Students share coronavirus tales with peers across the world.

A group of students are using the power of the press to launch a global covid-inspired project.
UCLan journalism  students are working with counterparts in the USA and ChinaUCLan journalism  students are working with counterparts in the USA and China
UCLan journalism students are working with counterparts in the USA and China

The team of under and post graduate journalism students from the University of Central Lancashire in Preston have joined forces with counterparts in China and the USA.

The project has been launched as universities and colleges around the world are closing their buildings and students are having to work online.

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As a result , around 30 aspiring hacks from UCLan, Central Connecticut State University (CCSU) and Guangdong University of Foreign Studies (GDUFS) in China are sharing their stories and experiences of the COVID-19 pandemic from across the globe.

They are using, a video conferencing app to connect virtually.

It means that despite losing the ability to conduct face-to-face interviews, they are still able to discuss their stories and interview each other.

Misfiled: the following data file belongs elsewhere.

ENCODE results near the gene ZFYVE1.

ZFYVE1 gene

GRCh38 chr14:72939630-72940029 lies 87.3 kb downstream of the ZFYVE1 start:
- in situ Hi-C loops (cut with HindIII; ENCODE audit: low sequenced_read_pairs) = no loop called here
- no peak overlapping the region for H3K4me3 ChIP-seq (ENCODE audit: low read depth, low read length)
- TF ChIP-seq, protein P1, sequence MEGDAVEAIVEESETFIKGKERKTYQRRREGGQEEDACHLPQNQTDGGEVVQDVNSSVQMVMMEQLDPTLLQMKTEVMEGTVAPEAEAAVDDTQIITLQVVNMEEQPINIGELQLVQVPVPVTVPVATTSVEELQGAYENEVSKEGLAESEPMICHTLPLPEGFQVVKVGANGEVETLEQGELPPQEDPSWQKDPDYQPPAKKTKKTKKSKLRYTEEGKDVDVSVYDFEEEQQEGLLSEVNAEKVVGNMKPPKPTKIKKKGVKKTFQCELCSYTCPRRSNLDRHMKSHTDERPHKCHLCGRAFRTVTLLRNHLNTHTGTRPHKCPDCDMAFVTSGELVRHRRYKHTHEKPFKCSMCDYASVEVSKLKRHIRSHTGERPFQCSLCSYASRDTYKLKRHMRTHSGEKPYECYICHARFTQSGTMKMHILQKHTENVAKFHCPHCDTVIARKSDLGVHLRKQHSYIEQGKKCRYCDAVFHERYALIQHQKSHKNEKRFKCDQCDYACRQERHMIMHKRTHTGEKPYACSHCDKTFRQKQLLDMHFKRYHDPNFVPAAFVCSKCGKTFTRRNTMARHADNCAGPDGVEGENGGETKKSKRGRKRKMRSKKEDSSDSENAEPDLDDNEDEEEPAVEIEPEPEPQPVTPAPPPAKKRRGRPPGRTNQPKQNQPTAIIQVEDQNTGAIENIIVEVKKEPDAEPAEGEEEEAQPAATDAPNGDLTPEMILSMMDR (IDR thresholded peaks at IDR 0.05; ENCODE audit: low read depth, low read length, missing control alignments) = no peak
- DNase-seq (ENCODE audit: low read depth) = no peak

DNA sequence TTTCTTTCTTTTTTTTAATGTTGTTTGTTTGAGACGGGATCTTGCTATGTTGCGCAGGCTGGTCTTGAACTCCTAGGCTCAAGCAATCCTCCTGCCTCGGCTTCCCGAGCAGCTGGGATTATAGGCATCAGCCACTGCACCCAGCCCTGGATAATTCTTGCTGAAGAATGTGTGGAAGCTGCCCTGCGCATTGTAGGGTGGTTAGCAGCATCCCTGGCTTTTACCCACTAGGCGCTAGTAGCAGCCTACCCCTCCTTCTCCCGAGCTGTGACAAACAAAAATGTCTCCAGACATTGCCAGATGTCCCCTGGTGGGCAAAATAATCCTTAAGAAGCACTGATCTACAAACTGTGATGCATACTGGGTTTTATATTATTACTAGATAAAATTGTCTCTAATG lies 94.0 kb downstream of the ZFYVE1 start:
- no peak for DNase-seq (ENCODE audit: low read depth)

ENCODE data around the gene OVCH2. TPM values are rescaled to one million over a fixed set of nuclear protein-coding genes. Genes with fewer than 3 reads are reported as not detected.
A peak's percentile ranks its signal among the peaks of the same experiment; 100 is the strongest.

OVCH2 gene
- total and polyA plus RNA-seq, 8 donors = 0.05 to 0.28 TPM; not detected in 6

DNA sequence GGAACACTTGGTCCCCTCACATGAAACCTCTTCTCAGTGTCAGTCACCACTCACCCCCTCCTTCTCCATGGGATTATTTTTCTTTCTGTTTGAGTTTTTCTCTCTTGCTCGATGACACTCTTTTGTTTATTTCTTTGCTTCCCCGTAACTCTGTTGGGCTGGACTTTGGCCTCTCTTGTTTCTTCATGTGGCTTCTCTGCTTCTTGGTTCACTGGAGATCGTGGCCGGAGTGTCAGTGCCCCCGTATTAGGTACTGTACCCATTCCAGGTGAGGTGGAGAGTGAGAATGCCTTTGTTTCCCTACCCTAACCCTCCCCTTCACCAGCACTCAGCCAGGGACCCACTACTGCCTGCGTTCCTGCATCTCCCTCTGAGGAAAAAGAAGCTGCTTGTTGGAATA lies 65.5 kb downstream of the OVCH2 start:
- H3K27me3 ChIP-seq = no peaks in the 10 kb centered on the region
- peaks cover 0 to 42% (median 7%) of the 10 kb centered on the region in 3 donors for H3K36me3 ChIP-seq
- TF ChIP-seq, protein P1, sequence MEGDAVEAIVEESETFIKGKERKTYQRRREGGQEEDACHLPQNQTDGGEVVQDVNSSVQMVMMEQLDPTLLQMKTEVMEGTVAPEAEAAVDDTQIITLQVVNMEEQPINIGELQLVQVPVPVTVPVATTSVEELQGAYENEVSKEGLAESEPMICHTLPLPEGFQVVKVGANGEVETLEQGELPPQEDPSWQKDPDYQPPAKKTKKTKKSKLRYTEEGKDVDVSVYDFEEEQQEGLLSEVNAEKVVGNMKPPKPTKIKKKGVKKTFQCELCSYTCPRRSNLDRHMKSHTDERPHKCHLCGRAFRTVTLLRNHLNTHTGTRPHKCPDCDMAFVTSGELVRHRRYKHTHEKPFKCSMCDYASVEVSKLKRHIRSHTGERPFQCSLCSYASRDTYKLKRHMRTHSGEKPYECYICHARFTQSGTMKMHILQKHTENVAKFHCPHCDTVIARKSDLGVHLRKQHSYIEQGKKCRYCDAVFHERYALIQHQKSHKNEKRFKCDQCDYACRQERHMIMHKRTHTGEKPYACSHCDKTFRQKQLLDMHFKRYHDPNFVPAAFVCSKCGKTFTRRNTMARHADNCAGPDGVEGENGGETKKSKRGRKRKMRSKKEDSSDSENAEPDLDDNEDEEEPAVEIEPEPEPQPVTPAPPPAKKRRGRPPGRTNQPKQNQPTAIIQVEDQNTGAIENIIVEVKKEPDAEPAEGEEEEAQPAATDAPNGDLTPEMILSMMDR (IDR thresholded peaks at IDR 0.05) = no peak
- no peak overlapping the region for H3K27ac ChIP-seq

Hannah Stobie, who is in the second-year of her journalism degree at UCLan, hopes the project will help her learn about the different responses to the pandemic for her university radio assignment.

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She said: "This collaboration is so much more than usual university practice.

"It’s a good opportunity to gain material for us if we have assignments, as well as to make contacts and even friends."

Vivian Martin, Professor and Chair of CCSU’s Department of Journalism, helped to set up the initiative with the aim of helping the journalism students share their ideas across the pond.

She said: "This is an international crisis that underscores how interconnected we all are. For journalism it is an opportunity to stretch with content, technology and global awareness. I hope we can come up with work that might suggest further collaborations and learning."

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One of her students, CCSU broadcast journalism scholar Angela Fortuna added: " Our school was supposed to be going on trips to France and Amsterdam, but they were cancelled because of the coronavirus pandemic.

"This collaboration is a good way to replace that.

"It means I can still learn about other places and about how other countries are dealing with COVID-19."